So, to get this section of these web pages up and running, I'll cut and past from the 11/29/2008 installment up to present from the 10Dez's first web page and then build this page from there. I figure it's a "new" car, so I may as well start up a new page for it.
Slowly getting things in order.
I pulled the front end off the car, got the shock shipped out and started figuring out the game plan for replacement/upgrading of the front end of the 10Dez.
After a few pms between myself and bdkw1 (a fabricator I know from MBN, it was decided to go with 1.5" x .125" chromoly tubing for the suspension components. Unfortunately I don't have any .125" wall in stock and I'm not willing to pay $16+ per foot for any either. I do have a bunch of .095" wall, though, so that's what's going to get used.
I've been trying to figure out how to make a mirrored set of jigs. Most shops I've been in use two separate jigs that are, hopefully, close in dimension. At first I was resigned to making a pair of jigs and as I started drilling holes and setting things up, it hit me - hey, just use the other side!
Since all my tubes have been drilled in a mill, I've been able to copy hole patterns pretty precisely. Everything is centered in the tube and all the holes are exactly 1.000" apart. Makes it nice and easy to move things around and have everything fit everywhere. Just drill through both sides of the tube and "tada" a mirror image jig.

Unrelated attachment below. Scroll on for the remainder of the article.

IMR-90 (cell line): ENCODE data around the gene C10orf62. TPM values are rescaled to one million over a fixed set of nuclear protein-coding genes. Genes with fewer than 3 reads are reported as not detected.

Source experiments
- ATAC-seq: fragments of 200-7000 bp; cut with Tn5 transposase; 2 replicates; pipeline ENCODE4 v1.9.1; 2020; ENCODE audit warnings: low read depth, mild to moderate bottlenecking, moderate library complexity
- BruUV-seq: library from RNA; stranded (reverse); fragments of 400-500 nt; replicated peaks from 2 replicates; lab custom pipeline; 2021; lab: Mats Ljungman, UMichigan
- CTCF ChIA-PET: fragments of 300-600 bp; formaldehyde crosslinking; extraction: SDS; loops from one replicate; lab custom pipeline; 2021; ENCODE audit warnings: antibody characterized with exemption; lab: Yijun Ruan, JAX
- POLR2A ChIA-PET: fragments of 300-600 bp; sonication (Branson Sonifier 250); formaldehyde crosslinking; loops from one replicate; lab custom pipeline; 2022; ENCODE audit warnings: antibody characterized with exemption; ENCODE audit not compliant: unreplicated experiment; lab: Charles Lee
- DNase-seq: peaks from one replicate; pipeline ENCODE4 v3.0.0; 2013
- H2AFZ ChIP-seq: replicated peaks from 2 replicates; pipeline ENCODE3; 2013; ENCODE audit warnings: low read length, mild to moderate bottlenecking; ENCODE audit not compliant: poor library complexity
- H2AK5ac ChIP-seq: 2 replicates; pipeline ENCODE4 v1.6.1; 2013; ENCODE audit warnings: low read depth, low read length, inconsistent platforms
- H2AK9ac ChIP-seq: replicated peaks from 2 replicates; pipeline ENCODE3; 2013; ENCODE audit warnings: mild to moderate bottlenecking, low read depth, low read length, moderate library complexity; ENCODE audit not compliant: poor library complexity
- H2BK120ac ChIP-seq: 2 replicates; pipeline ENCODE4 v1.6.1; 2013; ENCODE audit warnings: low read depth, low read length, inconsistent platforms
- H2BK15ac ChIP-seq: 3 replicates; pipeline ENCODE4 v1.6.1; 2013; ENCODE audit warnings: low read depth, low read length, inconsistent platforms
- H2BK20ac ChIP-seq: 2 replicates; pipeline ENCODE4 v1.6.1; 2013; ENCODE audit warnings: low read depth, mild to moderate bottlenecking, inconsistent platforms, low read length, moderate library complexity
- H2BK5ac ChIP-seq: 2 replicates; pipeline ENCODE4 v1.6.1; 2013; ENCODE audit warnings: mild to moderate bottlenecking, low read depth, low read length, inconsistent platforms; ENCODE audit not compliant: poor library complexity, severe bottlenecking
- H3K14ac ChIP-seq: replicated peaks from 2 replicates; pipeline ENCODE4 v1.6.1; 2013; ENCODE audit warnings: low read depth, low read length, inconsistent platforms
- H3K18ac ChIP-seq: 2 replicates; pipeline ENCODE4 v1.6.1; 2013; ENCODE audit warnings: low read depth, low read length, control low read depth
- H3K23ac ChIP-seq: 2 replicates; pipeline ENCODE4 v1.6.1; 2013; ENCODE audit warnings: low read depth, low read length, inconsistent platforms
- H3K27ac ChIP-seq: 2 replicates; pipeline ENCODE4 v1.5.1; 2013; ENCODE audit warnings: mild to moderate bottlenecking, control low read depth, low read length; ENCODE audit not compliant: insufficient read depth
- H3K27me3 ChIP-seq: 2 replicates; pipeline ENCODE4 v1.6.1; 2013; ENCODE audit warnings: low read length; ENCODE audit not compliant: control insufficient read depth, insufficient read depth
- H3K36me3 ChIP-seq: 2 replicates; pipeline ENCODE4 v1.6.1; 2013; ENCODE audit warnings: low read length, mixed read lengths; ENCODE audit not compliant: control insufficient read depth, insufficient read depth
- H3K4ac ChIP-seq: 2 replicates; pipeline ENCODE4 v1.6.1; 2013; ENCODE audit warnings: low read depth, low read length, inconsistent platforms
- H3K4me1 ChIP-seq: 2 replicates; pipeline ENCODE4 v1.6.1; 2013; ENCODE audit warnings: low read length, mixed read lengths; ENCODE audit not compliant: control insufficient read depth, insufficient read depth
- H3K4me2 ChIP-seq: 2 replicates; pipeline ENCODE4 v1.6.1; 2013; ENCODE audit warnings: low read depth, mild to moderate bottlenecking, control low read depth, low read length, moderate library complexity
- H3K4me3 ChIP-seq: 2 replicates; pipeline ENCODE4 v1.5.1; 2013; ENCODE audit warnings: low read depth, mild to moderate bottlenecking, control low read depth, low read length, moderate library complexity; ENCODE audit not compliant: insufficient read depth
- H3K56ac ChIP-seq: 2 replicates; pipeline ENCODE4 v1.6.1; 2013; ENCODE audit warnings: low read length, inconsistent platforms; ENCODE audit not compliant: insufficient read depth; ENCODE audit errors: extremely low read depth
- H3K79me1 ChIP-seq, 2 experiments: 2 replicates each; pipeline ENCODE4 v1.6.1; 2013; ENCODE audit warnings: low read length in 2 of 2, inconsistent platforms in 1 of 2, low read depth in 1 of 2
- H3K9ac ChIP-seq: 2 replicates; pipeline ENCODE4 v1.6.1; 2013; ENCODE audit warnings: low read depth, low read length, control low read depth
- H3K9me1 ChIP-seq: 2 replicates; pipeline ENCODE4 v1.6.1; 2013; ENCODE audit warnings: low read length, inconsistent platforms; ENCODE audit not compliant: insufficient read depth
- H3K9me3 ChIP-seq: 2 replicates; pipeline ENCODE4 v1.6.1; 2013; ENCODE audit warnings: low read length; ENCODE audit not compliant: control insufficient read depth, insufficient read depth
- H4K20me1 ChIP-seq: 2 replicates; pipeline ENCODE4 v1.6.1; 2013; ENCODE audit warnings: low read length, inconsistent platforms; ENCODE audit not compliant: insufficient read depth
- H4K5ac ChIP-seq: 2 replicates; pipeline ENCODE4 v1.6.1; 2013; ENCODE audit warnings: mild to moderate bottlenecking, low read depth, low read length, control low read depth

I machined a set of aluminum saddle blocks that get bolted down to the jig to accept the tubing and hold it in place when welding. The tube sits .1" below the top of the blocks, just to make sure it's held nice and tightly.
All of the blocks are exactly the same, so I can use them in any position needed.
I'll also make an upper a-arm jig in the same manner and it will use the same blocks, so that's just one thing less to worry about having to make or set up.
Here's the "good" a-arm in the jig. I've had to sort of find the locations of a few key items. The spacing between the mounts to the chassis are a bit off on this arm, but the arm that was so torn up still had good spacing. So the end mounts got located from the torn up unit.
This arm's bent back quite a bit. I had to figure out the placement of the ball joint. I still have to make the pad that will hold the ball cup in the correct position and I also still have to make the shock mount location jig. Both of them will be bolt on and reversible.